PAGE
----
Oversupply Can Complicate Job Search

DFN: Article about the ‘oversupply’ in today’s market and some thoughts about what do to, not to do to appeal to HR screeners and ultimately to hiring managers. Pay particular attention to admonishment in the article regarding what might appear when recruiters, hiring managers ‘google’ you.

Applicant Oversupply Can Complicate Job Search

By Anne Sandberg
Posted: 10/17/2009 10:38:15 PM PDT

The recession of the past 18 months has many people out of work and job hunting in a "dog-eat-dog" employment world in which recruitment has gone high-tech. The employment scene continues to be tough for both sides of the desk – applicants and employers.

"Right now there is about a six-to-one ratio of people looking for jobs to jobs that are actually available," said Gary Kaplan, president of Gary Kaplan and Associates, a Pasadena-based executive search firm (www.gkasearch.com).

"This is the highest ratio of job seekers to available positions we’ve seen since the government began tracking these figures in about the year 2000. As of July of this year, there were approximately 2.4 million full-time jobs open, but there were about 14.5 million people looking for jobs."

No wonder job seekers are under pressure!

Employers were being warned just a few years ago that the "war for talent" was expected to intensify and a skills shortage was just around the block. But for all but the most specialized positions, and in certain select sectors including health care, education, and non-profits, this has NOT occurred. Instead, employers are dealing with record numbers of candidates, including many of high quality, for way too few jobs.

Even in protected sectors, such as heath care, education and non-profits, movement can be slow as funding cuts continue to hit (particularly in California),

Applicant oversupply is keeping human resources departments busy responding to persistent, determined and stressed-out job seekers, many of whom are desperate to secure employment, often considering jobs well below former expectations and personal ability.

Job seekers are finding it increasingly difficult to get past the initial screening hurdle and talk to a "live" person, much less be invited to interview with a manager. Internet technology has often resulted in an online candidate experience that can make the employment process feel cold, confusing, and isolating.

According to Jim Lowry, a former public sector human resources director: "The depersonalized recruitment practices in place, including electronic screening, is like submitting your life career to a dark room and hoping some light will shine upon you as the selected one."

Many organizations are finding that they simply can’t handle the volume they receive for advertised jobs and are getting more creative about hiring. The use of staffing and search firms often makes sense for other vacancies, rather than posting a job on job boards and trying to cope with hundreds of resumes. Many companies are so overwhelmed with resumes and applications that excellent candidates get "buried" in the sheer volume and are consequently overlooked.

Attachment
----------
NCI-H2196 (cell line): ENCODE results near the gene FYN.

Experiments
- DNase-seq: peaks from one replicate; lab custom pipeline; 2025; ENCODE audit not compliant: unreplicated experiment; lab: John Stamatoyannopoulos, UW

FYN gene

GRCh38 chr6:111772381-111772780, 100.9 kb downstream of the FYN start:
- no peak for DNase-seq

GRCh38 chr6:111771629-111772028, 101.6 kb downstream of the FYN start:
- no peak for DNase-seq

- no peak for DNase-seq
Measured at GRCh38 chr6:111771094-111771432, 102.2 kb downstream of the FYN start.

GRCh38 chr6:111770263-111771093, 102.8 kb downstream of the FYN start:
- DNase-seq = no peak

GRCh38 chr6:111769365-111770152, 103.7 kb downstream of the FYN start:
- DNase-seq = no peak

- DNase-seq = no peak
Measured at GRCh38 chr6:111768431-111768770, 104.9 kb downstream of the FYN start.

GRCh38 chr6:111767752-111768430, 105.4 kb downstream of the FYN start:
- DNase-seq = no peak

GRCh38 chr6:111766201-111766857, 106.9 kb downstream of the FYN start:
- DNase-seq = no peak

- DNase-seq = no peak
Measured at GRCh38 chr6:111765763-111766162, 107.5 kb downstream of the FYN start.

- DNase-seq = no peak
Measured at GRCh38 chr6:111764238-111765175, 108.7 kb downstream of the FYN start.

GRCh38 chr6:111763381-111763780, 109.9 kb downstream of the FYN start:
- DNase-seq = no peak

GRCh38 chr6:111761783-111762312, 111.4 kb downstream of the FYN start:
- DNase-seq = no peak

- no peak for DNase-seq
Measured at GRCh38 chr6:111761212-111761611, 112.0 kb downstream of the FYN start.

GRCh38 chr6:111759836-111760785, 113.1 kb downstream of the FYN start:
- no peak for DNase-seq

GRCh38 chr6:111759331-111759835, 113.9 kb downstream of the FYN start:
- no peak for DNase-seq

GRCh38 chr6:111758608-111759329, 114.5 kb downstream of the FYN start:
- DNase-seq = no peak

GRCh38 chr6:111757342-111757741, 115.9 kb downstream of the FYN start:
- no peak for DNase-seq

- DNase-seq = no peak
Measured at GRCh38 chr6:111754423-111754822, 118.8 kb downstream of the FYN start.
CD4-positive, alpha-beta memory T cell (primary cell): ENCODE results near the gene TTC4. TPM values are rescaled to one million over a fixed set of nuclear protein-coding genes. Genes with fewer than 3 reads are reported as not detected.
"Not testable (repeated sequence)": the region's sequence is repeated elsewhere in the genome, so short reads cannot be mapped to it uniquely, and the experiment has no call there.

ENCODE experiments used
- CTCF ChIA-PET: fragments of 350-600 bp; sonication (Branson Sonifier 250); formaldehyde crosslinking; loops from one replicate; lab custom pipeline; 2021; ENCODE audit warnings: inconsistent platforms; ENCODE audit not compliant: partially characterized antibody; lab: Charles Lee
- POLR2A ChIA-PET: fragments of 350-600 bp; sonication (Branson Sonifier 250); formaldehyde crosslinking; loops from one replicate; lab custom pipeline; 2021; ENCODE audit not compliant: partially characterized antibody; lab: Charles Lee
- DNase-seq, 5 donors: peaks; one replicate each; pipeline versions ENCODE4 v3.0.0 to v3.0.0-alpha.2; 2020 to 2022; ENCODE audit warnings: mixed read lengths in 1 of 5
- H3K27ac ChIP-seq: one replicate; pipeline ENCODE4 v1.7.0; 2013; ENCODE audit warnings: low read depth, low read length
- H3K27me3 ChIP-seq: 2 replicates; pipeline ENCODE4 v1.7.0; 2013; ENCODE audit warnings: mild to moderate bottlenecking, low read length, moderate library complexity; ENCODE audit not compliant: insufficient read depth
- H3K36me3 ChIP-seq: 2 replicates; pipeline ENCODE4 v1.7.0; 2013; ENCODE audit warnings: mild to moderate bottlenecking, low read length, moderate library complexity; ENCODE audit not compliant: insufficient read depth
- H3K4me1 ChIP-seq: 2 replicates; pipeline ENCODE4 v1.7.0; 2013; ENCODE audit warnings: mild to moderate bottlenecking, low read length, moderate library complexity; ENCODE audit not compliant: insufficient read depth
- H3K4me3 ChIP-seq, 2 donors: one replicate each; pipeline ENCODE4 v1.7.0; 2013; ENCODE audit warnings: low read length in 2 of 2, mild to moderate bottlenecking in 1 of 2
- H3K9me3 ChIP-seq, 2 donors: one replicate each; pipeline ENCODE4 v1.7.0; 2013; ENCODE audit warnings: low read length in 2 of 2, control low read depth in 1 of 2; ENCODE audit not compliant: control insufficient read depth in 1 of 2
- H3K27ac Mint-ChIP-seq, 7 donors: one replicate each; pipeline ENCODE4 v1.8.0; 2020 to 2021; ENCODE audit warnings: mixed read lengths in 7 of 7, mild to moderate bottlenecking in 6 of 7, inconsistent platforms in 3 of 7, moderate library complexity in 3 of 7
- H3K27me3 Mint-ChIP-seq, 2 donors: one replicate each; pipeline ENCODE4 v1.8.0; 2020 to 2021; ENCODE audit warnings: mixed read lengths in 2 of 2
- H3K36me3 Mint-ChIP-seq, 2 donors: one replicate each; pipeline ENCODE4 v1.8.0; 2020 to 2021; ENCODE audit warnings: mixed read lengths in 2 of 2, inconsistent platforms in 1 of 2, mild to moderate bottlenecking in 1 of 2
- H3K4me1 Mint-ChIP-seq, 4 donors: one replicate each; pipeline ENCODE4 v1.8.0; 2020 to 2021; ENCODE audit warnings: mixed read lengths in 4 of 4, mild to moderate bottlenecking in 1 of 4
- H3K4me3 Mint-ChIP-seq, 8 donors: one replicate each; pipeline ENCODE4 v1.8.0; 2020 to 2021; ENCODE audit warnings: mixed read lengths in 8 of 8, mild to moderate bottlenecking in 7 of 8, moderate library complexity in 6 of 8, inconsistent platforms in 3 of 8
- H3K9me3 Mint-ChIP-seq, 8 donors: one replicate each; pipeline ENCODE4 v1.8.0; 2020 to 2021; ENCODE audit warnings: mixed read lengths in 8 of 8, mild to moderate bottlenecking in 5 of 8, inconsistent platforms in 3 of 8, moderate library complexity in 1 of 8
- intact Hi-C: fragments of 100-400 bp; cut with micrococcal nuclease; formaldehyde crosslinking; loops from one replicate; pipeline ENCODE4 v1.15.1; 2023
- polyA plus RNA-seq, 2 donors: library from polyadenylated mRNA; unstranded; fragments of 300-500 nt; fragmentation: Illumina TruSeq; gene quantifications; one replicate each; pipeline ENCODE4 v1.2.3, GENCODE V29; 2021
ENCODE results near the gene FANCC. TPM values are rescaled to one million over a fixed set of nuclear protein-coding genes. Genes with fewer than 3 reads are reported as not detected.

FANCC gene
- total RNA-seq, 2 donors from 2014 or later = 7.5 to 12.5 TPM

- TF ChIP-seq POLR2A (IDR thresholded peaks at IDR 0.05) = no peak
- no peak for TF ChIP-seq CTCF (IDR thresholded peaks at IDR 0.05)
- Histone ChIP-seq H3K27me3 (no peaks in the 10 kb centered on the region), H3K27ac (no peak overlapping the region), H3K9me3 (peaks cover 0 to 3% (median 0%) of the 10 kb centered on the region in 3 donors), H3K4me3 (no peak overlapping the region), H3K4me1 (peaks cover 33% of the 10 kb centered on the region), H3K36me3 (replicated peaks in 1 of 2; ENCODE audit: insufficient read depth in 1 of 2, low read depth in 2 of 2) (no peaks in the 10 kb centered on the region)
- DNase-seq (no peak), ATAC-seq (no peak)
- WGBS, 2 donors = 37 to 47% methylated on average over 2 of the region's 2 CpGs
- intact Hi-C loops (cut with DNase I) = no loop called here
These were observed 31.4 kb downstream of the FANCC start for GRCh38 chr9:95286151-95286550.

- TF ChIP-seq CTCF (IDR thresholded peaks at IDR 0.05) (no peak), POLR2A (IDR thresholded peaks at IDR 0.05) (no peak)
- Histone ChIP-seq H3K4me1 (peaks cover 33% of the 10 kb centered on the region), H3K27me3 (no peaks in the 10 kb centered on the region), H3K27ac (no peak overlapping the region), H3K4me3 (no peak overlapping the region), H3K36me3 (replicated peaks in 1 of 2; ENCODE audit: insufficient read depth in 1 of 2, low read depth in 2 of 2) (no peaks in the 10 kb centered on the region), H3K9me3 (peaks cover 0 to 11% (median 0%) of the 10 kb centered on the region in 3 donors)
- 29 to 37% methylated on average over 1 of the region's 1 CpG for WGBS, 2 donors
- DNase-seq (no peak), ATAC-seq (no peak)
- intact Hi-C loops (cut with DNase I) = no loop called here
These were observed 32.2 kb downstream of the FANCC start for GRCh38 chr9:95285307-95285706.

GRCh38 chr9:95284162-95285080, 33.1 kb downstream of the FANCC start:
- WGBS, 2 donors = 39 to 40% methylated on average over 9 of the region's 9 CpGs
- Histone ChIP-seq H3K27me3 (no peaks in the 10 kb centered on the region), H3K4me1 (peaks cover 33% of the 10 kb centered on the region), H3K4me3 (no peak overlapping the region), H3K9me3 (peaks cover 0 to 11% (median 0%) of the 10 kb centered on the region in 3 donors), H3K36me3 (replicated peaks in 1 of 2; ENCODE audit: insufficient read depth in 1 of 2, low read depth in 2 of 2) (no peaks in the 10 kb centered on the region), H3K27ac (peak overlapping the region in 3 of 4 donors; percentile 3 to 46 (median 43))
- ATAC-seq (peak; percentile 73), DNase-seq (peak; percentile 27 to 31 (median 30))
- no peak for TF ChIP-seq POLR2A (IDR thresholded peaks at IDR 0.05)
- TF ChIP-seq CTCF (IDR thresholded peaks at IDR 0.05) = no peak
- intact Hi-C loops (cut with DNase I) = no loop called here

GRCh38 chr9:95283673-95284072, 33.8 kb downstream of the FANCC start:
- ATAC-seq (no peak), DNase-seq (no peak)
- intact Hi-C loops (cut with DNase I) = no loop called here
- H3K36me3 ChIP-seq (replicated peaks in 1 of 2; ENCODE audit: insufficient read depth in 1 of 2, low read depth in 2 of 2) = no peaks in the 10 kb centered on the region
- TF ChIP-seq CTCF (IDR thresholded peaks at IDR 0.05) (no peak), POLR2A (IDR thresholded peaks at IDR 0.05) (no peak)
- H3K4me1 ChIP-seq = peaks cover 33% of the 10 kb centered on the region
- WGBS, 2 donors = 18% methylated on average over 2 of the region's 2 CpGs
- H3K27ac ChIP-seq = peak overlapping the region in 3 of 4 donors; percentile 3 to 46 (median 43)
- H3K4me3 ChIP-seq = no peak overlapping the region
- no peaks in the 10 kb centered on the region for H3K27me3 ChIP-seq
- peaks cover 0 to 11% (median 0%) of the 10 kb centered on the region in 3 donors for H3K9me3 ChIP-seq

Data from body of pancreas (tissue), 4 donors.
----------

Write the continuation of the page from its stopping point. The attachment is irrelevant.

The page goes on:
Employers need to be careful not to offend or otherwise turn off people who apply for jobs and become frustrated at a poorly managed employment process. As members of the general public, applicants are also are consumers and can have a long personal memory.

Job seekers, on the other hand, need to be careful about their job search tactics. Human resources professionals are reporting an increase in overly persistent applicant behavior that sometimes can be perceived as being obnoxious. If you are looking for a job, take care not to be a pest. Don’t call, fax, text and e-mail repeatedly for information – this drives recruiters crazy and they simply can’t handle the number of inquires they get daily.

Further, recruiters are reporting that applicants are spreading themselves too thin in this recession, trying to be "everything to everybody." It’s easy to see why job seekers are presenting themselves broadly when they may badly need a job, but professionals can see through the way you present your expertise. Stick to what you do best and target your area of specialty. In this economy employers can get "A" players in almost any niche, so play to your strengths first and foremost.

And if you are a job seeker, be conscientious about protecting your "public persona." Anything you have posted on the web (e.g. Facebook, MySpace, or other social networking sites) is in the public domain and accessible to recruiters and hiring managers, whether they go looking for information or stumble upon it unintentionally.

Gary Kaplan advises job seekers to "bear in mind that most astute people looking to fill positions today tend to Google candidates under consideration as a matter of course. Any foolish commentary or indiscretion about you or by you that is out there in cyberspace may surface. And if it comes to the recruiter’s attention, it may disqualify you."

So Google yourself and see what you find, just to be sure!

Other advice to job seekers is to consider interim or even volunteer assignments to get your foot in the door. Decide what you can tolerate financially and otherwise, then open your mind to alternatives. The recession won’t last forever – it just feels like it right now!

Anne Sandberg is president of ReadyToManage Inc., a Los Angeles-based company that produces human resources/learning and development tools, resources, e-learning courses, workshops, books and other materials for business. Anne can be reached at anne.sandberg@ReadyToManage.com or at (310) 648-8304.



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